A scene that will forever haunt me was Roman awkwardly riding with his father on the way to board the plane. Logan, knowing full well that he had struck his son, wanted Roman to not only absolve him but tell him it didn’t happen—to confirm this narrative where Logan would never do a thing like that. Roman was visibly uncomfortable and wanted nothing to do with the conversation. He wanted to be anywhere else, to be talking about anything else. In this moment, Roman was almost childlike, afraid and alone. This is who Roman is on the inside: the child that wasn’t ever nurtured, never as good as his older siblings, and always fighting to be noticed and feel loved. The man he is today is a direct result of his parents’ (lack of) impact on him.
Then there’s Kendall. We saw this week that he’s still seeing Naomi, which (despite the drug use) may actually be the healthiest thing he could be doing for himself. She understands him in a way that nobody else can. Logan learning of this is likely why he chose to punish his son in one of the greatest acts of cruelty we’ve seen thus far on Succession. He forced Kendall to go with him to the home of the parents of the waiter who died in the wreck with Kendall.
Jeremy Strong’s performance all season long has been nothing short of amazing. His physicality in this episode—his shrunken shoulders, the timid body language—told the story of what Kendall was feeling more than any dialogue ever could have. As Logan went to speak to the parents, Kendall sat in the kitchen and forced himself to feel everything. He forced himself to look at photos of the dead man. He’s spent all year long trying to numb himself but not here. This was another sign of hope for Kendall.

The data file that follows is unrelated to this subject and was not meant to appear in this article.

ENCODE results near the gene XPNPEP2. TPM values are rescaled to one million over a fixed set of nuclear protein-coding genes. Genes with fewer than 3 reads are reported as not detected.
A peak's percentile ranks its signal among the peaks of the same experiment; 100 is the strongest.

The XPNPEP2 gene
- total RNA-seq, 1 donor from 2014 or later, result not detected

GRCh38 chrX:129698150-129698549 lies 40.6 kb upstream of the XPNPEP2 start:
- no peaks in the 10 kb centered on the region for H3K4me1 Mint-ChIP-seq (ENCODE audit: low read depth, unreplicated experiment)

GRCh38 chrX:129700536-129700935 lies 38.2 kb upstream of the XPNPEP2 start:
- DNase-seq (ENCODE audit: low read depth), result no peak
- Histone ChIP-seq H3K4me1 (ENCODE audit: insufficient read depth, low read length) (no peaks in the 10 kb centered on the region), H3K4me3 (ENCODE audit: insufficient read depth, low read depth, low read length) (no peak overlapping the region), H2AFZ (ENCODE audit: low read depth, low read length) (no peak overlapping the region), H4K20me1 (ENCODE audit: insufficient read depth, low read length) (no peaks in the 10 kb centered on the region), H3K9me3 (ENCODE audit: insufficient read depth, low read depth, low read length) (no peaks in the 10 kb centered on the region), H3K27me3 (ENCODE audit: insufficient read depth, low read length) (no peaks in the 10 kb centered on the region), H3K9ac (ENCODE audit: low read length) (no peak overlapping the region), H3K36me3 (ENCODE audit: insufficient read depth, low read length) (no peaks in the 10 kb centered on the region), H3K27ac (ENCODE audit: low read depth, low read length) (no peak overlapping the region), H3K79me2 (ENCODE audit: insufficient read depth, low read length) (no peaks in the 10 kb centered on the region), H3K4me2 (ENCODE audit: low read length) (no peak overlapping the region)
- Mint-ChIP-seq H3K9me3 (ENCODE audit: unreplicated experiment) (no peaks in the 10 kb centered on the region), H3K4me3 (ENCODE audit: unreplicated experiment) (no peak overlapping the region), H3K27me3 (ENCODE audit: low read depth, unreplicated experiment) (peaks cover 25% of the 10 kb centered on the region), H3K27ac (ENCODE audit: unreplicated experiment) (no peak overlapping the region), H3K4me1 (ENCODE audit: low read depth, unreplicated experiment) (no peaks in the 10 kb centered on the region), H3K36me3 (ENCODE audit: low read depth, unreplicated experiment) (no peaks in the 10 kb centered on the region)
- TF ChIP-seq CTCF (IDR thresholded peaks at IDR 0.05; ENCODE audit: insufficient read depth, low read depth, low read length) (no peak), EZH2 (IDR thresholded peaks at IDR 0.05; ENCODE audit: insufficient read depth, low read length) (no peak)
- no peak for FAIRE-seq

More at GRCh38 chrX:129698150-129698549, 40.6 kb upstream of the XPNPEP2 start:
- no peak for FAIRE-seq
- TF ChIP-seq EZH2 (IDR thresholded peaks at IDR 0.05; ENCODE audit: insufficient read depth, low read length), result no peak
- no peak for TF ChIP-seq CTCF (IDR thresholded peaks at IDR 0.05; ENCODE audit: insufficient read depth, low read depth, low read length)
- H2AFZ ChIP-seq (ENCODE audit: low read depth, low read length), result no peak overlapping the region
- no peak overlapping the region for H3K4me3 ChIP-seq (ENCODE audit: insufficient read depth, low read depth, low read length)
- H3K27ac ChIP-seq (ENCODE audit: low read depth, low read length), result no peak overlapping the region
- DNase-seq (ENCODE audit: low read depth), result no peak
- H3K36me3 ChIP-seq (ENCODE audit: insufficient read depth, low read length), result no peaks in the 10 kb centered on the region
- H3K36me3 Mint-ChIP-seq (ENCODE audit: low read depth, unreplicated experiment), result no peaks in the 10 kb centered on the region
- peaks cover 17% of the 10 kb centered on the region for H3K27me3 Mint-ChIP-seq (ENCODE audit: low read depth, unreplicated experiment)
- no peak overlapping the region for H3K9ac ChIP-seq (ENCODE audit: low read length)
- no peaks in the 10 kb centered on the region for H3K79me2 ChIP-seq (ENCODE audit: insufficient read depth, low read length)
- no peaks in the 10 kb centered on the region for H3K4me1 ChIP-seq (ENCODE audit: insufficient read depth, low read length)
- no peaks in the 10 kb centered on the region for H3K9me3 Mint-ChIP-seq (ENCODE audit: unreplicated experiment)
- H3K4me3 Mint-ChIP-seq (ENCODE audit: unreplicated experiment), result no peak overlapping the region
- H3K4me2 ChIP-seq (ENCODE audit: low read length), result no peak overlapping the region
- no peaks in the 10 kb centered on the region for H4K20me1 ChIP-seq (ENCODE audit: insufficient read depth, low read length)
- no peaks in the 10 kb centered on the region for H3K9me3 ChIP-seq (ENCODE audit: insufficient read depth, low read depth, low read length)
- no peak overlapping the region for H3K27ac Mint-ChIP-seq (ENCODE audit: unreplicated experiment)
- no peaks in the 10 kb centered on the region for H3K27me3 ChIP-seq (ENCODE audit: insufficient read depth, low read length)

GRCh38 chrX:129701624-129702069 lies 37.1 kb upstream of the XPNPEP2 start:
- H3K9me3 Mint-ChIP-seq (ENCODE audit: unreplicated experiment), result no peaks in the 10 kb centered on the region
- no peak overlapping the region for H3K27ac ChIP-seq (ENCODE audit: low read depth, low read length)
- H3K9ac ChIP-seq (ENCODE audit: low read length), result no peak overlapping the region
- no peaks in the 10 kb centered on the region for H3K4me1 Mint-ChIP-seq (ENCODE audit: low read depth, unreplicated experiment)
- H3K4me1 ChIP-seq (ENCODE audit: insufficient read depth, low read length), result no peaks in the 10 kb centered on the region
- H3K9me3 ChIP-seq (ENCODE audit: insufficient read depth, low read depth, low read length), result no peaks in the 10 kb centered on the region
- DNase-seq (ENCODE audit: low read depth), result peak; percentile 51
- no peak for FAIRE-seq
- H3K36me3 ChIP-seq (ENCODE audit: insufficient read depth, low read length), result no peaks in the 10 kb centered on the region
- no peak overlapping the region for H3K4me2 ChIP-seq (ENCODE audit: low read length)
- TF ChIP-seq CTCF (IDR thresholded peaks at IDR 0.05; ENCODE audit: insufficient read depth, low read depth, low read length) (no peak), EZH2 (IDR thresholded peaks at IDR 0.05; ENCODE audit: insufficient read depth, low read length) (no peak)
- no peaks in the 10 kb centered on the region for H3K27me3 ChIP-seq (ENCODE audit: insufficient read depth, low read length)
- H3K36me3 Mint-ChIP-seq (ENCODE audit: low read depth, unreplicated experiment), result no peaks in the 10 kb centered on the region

Later in the episode, Kendall went to his mother’s house hoping to speak with her. It quickly became clear that she had no interest in the conversation, nor did she have any interest in her children. She, much like Logan, was playing a game and their children were merely pawns in that game. Kendall, Shiv, and Roman have always been on their own, guided by learned behavior from their parents, with their desires for parental guidance and affection never fulfilled. Succession has never asked us to defend the show’s characters but episodes like “Return” make us better understand why they behave the way they do.
This week’s Succession ended with Rhea and Logan’s alliance becoming more clear. She’s making a run for the throne and the kids now see it. Shiv calling Kendall and letting him know about her situation makes me wonder if they’ll work together more to try and edge Rhea out. Having the kids return to the source of their pain, both mom and dad, could be a turning point of sorts for them. This could be when they choose to end their respective downward spirals. Or, the opposite could be true and one of them could self-destruct even further, but I don’t see that happening. The Roy kids have been through a lot and they’ve taken on a lot of behavior from their parents, including ruthlessness. Rhea and their dad attempting to take what they view as rightfully theirs means the gloves are coming off and things are picking up. I’m more than ready to see what happens next. Until next time…